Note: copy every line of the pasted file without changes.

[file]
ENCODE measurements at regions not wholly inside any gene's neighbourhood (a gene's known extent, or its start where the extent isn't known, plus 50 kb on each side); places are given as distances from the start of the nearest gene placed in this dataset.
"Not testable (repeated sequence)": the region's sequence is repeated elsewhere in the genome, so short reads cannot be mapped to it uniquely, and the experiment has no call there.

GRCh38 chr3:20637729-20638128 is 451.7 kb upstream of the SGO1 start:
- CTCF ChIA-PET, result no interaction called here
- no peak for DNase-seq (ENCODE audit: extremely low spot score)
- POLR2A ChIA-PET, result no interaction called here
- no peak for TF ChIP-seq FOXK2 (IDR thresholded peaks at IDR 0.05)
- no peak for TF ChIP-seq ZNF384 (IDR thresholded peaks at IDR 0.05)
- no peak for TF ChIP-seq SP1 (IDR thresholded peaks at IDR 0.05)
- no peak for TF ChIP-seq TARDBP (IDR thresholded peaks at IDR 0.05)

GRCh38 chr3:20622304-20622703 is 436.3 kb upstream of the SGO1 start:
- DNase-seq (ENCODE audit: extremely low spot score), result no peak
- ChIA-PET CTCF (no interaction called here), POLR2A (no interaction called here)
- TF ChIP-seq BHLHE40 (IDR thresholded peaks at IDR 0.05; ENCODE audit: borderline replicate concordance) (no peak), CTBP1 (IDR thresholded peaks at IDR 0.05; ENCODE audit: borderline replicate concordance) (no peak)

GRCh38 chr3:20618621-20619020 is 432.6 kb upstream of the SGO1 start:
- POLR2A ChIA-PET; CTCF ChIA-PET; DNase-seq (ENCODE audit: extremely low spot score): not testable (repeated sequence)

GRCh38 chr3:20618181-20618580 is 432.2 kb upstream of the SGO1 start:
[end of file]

ENCODE measurements at regions not wholly inside any gene's neighbourhood (a gene's known extent, or its start where the extent isn't known, plus 50 kb on each side); places are given as distances from the start of the nearest gene placed in this dataset.
"Not testable (repeated sequence)": the region's sequence is repeated elsewhere in the genome, so short reads cannot be mapped to it uniquely, and the experiment has no call there.

GRCh38 chr3:20637729-20638128 is 451.7 kb upstream of the SGO1 start:
- CTCF ChIA-PET, result no interaction called here
- no peak for DNase-seq (ENCODE audit: extremely low spot score)
- POLR2A ChIA-PET, result no interaction called here
- no peak for TF ChIP-seq FOXK2 (IDR thresholded peaks at IDR 0.05)
- no peak for TF ChIP-seq ZNF384 (IDR thresholded peaks at IDR 0.05)
- no peak for TF ChIP-seq SP1 (IDR thresholded peaks at IDR 0.05)
- no peak for TF ChIP-seq TARDBP (IDR thresholded peaks at IDR 0.05)

GRCh38 chr3:20622304-20622703 is 436.3 kb upstream of the SGO1 start:
- DNase-seq (ENCODE audit: extremely low spot score), result no peak
- ChIA-PET CTCF (no interaction called here), POLR2A (no interaction called here)
- TF ChIP-seq BHLHE40 (IDR thresholded peaks at IDR 0.05; ENCODE audit: borderline replicate concordance) (no peak), CTBP1 (IDR thresholded peaks at IDR 0.05; ENCODE audit: borderline replicate concordance) (no peak)

GRCh38 chr3:20618621-20619020 is 432.6 kb upstream of the SGO1 start:
- POLR2A ChIA-PET; CTCF ChIA-PET; DNase-seq (ENCODE audit: extremely low spot score): not testable (repeated sequence)

GRCh38 chr3:20618181-20618580 is 432.2 kb upstream of the SGO1 start: